By Rose Platt
New York, New York, USA
Recently, a friend mentioned that he was having trouble sketching costumes for a performance he was helping to put on. I gave him the best advice I’ve ever heard on the subject: “Draw what you see, not what you expect to see.” Hearing myself say this got me thinking about the first time I heard it.
I was a seventh grader at Hunter College High School in New York City. My art teacher was a woman named Ana Bozzo, a tiny lady with a wonderful smile and a habit of speaking to herself in her native language (which I believe was Spanish).
Most of my classmates, being at the usual maturity levels for 13-year-olds, dismissed her as a crazy old woman who wasn’t even bright enough to learn English properly, so how could she possibly be intelligent enough to teach them? But something — I’m not sure what, as I wasn’t terribly mature myself — made me look at her a little bit more closely. Maybe it was her undeniable artistic talent, or my own experiences with being dismissed by my peers. Whatever it was, I’m glad it was there, because otherwise I would have missed out on a great deal.
Ms. Bozzo was the faculty adviser for a group of students dedicated to humanitarian causes. She gave tirelessly of herself, and hid from everyone the news that she was slowly dying so that no one could make her stop working and doing the things she loved. She would take us out to Central Park and have us draw the fallen leaves, and that was where she told us in her soft, accented voice to “Draw what you see, not what you expect to see.” That year, my drawing skill was immeasurably changed for the better, and when she had to stop teaching in the spring because of her advancing illness, I know I wasn’t the only one who missed her. She died later that year, and was mourned by everyone who had taken the time to get to know her.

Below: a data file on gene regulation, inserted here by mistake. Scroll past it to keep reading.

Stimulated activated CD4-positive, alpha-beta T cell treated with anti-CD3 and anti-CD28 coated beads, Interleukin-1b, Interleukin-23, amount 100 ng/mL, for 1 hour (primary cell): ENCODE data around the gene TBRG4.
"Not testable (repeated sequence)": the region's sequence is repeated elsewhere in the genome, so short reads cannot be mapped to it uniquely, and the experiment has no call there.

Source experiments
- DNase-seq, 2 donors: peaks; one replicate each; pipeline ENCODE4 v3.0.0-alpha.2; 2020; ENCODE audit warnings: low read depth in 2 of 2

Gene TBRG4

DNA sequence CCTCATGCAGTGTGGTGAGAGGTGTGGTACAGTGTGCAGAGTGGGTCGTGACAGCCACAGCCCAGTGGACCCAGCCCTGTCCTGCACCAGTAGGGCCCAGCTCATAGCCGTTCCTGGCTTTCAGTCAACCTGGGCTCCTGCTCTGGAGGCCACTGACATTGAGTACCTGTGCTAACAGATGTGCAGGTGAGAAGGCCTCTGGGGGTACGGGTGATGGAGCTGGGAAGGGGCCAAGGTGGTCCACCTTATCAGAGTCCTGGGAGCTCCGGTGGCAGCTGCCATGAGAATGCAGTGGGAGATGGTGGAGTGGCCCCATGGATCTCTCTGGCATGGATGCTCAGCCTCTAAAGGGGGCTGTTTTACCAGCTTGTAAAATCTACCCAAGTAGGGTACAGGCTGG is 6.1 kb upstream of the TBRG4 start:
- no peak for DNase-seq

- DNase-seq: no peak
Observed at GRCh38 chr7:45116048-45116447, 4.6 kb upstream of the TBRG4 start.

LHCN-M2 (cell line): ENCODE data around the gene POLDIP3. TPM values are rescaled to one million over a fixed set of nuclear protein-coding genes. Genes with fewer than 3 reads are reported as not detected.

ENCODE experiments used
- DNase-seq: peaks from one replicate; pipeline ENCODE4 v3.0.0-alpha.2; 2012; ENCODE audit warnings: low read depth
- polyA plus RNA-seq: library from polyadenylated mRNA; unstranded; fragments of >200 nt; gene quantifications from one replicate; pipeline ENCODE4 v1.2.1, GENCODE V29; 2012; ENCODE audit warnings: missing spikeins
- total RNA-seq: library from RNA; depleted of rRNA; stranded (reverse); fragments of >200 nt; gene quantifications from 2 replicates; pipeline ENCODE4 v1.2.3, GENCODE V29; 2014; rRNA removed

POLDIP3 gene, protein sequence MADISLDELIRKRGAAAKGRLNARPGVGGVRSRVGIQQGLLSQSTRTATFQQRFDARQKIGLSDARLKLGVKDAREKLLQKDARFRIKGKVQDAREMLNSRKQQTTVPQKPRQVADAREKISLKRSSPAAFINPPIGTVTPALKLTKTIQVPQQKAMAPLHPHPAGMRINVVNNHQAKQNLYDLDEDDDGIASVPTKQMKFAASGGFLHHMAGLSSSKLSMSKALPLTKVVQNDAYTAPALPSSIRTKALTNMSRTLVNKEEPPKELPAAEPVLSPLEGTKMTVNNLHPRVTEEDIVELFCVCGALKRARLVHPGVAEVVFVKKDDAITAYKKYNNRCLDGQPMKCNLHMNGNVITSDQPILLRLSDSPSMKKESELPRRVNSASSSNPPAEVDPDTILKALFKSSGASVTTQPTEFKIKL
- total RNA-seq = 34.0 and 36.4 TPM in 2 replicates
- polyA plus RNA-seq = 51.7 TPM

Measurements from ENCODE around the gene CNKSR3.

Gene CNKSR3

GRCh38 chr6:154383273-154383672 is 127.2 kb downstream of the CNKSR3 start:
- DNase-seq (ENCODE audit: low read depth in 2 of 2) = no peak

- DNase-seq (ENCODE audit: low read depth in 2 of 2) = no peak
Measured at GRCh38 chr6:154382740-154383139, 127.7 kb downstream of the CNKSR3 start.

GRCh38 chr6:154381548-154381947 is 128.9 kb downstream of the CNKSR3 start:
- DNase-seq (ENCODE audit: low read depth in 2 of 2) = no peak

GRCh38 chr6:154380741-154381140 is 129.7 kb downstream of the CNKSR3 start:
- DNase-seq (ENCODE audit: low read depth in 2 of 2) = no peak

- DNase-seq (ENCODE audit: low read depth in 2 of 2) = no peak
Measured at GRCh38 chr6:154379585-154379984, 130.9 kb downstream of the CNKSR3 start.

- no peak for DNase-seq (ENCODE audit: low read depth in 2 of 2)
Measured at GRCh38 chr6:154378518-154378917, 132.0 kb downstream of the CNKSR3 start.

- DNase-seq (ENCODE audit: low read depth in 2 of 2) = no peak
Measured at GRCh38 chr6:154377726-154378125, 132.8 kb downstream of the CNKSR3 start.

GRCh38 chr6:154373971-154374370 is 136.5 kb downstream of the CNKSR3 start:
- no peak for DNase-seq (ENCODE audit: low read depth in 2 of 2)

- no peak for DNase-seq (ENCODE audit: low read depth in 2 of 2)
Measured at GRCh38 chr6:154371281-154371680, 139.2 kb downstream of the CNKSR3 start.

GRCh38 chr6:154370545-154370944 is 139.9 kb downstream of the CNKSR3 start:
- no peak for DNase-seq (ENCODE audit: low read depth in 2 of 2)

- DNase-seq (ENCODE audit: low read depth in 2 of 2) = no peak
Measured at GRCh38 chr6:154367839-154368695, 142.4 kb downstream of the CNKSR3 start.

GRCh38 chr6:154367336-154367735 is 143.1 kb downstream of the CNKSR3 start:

In retrospect, I suspect she wasn’t just giving us artistic advice that day in the park: she was dropping a hint in front of all the seventh graders who giggled behind their hands when she was thinking aloud in her own language, or caught up in the beauty of the world and of art. “When you look at the world,” I think of her saying, “don’t settle for what you expect to see. See what is there. See things for what they are.” I count myself very lucky that I had the chance to see her for the lovely person, remarkable educator, and incredibly kind soul that she was, and not the easily dismissed “crazy woman” that my classmates saw because, sadly, it was all that they expected to see. It’s a very rare teacher who goes on teaching even after she dies. But if anyone could do it, it would be Ana Bozzo.
Available in The Best of HeroicStories, Volume 1.